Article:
Bishop Ward describes the unique role of The United Methodist Church in responding to the Ebola crisis in West Africa. To learn more about the crisis and what you can do visit: Ebola Crisis
Grace and peace to you in the name of Jesus Christ, our Great Physician.
I received the email just an hour or so ago from my friend, Vicki Morris. Vicki is a physician. Her specialty is infectious diseases. She’s a member of Soapstone United Methodist church in Raleigh, and she is just returned, having spent a couple months working in Liberia, in the Ebola crisis. I give thanks to God that she’s returned home safely.
Her reflections on her work in Liberia include this observation, “I found myself among the most courageous and resilient people I have ever known. Nurses, who could have fled, stayed and worked with the patients.” We give thanks for the mission partnerships that we share in West Africa.
Wrightsville United Methodist church is engaged in a partnership with mission with Rotifunk Hospital in Sierra Leone, and there, along with the entire Harbor district, there is great energy in the refurbishment and preparation of the hospital to expand its ministry in Sierra Leone. The Beacon district is connected with Liberia, and we give thanks for our missionaries in the region, for volunteers in mission who have journeyed to these countries and for medical personnel like Vickie who have given of their talents and resources to be engaged in the crisis with Ebola.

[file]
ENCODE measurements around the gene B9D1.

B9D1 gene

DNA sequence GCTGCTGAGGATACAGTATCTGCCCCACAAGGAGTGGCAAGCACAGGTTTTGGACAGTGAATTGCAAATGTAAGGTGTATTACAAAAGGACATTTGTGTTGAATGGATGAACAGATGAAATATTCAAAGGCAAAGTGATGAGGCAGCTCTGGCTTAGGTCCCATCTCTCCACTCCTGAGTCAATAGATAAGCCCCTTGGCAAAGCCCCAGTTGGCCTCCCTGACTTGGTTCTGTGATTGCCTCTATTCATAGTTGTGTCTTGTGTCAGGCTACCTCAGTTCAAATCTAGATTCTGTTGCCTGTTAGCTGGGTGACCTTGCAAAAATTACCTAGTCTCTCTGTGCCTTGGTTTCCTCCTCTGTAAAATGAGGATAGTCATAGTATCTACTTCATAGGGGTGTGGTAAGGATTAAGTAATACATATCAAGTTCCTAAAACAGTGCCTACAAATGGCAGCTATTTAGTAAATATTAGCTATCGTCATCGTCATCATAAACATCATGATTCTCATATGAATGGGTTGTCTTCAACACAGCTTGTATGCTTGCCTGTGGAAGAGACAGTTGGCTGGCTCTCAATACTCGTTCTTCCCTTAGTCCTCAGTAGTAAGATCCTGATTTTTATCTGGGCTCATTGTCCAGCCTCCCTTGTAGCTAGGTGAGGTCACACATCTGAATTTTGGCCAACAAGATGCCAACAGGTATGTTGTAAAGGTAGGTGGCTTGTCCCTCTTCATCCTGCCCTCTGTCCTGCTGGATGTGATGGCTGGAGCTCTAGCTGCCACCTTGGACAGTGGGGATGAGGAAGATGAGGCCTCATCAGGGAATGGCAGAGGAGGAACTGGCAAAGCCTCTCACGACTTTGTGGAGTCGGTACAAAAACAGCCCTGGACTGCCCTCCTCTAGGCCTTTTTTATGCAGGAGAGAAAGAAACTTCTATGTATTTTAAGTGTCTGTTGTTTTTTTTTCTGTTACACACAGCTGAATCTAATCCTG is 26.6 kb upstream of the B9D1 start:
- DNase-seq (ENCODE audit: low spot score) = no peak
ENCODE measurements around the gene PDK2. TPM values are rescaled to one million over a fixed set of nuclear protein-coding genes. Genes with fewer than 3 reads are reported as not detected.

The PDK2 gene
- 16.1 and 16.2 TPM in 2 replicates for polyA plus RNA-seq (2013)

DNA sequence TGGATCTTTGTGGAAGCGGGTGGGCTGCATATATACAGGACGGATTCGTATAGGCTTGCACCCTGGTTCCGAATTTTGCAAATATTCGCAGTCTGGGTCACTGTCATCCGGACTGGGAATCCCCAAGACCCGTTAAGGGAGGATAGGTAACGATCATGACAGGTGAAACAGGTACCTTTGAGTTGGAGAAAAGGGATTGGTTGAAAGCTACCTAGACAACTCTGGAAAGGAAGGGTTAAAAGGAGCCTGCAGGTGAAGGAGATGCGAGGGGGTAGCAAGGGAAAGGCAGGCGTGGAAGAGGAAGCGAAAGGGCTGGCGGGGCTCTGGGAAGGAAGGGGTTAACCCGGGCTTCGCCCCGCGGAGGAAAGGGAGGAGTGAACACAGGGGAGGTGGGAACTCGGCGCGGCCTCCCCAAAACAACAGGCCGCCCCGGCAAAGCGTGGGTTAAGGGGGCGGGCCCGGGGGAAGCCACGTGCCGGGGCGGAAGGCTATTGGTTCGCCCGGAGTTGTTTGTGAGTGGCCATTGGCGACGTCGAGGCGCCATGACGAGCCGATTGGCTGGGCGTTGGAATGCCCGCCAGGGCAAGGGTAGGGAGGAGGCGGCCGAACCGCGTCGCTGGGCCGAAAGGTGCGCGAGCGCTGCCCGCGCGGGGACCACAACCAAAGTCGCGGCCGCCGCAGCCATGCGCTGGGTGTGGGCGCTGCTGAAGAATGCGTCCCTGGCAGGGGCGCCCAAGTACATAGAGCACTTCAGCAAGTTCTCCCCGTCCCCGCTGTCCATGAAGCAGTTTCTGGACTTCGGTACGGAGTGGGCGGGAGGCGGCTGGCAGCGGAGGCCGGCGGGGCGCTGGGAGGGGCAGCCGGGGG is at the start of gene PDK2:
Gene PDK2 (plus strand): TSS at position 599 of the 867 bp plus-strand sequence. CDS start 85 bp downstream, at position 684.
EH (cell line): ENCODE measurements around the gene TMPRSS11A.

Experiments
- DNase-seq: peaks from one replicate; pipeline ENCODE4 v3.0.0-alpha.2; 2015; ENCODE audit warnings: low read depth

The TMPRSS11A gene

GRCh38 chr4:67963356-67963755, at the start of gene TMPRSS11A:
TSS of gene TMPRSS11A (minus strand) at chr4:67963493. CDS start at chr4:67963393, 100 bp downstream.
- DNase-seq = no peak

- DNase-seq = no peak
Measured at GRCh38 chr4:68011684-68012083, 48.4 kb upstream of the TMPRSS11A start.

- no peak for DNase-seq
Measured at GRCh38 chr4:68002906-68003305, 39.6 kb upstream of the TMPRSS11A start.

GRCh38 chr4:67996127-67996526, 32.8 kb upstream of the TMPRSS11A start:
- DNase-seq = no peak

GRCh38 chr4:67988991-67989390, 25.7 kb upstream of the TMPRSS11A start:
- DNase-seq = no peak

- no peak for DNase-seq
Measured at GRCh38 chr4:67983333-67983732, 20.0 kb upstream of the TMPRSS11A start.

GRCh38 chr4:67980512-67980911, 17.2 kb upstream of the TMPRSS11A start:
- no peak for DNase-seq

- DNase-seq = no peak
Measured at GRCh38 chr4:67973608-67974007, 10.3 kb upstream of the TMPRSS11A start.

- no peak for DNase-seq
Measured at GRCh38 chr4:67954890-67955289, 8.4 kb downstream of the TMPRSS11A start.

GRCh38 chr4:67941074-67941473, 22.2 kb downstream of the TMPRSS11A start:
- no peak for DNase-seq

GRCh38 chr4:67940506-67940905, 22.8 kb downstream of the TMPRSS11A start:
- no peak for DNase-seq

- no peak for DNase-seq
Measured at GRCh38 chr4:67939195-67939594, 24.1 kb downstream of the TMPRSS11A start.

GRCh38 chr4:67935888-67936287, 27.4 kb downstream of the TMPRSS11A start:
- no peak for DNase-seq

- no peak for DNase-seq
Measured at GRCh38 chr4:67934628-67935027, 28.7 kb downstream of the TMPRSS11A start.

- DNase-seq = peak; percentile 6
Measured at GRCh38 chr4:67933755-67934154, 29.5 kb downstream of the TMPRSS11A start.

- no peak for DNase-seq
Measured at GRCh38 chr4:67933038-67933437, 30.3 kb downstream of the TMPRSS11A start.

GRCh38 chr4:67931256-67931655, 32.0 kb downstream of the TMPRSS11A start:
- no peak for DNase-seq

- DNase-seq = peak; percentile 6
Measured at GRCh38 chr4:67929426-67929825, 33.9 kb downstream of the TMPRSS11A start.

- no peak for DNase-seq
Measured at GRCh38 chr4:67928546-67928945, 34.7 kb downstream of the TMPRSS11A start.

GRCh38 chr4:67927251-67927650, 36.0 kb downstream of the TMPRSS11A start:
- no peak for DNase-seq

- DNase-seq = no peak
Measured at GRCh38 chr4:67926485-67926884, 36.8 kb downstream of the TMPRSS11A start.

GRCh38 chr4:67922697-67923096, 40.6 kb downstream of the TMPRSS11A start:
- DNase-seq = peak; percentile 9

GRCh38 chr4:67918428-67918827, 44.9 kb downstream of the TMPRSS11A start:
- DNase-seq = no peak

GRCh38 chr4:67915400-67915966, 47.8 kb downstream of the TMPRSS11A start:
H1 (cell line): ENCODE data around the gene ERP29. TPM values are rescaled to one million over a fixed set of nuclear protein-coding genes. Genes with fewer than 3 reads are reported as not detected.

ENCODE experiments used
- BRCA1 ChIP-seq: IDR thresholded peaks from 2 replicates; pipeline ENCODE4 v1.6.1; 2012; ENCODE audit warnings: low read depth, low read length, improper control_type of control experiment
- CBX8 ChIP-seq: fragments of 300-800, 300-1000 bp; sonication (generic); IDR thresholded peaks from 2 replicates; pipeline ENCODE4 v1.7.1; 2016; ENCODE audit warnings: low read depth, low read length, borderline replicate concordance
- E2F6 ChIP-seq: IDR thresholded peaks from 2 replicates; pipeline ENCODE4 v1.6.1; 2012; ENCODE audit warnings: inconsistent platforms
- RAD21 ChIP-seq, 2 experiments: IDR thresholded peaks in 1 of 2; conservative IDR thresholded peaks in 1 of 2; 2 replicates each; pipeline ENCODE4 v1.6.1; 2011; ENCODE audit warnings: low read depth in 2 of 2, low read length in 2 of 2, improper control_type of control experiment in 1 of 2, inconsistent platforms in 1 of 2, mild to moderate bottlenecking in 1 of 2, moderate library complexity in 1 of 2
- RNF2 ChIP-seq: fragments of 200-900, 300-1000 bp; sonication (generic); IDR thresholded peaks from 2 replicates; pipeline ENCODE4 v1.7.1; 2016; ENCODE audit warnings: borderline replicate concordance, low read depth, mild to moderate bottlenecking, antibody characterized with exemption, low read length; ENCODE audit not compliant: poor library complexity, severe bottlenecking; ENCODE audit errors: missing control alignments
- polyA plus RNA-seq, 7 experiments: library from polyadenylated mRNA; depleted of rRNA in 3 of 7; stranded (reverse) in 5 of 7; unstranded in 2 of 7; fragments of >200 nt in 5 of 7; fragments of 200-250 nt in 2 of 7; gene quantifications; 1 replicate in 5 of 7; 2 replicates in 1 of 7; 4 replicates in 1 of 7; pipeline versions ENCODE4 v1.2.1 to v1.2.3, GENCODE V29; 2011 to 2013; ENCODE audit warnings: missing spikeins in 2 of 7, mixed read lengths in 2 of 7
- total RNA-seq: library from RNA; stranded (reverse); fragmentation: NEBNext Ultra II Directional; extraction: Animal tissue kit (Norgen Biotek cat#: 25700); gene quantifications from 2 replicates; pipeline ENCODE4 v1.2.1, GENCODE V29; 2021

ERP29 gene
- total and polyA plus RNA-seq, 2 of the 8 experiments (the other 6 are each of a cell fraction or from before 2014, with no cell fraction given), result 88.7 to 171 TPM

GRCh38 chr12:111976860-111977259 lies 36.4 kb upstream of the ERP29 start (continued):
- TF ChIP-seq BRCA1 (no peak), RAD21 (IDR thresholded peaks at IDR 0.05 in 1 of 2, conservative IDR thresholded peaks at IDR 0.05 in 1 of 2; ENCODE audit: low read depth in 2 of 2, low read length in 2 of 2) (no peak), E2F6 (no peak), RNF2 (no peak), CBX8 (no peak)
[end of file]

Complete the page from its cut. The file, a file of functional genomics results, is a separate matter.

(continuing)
Wherever God’s people suffer in the world, The United Methodist Church is present. There are three important ways to respond in these sorts of moments in our local churches. The first is to pray. Prayer is not the least we can do, but the most we can do. This has been wisely observed and it is absolutely true, so let us pray for Liberia, for Sierra Leone, and for other places in the world in great need. Second, let us learn. Let us learn about the dynamics in these places, learn about the culture, about the people, about our life in mission together, and third, let us give generously through the Advance of The United Methodist Church. Your gifts are making a difference in West Africa, in Gaza, in Sudan, and in many many other places around the world.
Thanks be to God who connects us in ministry with all God’s people.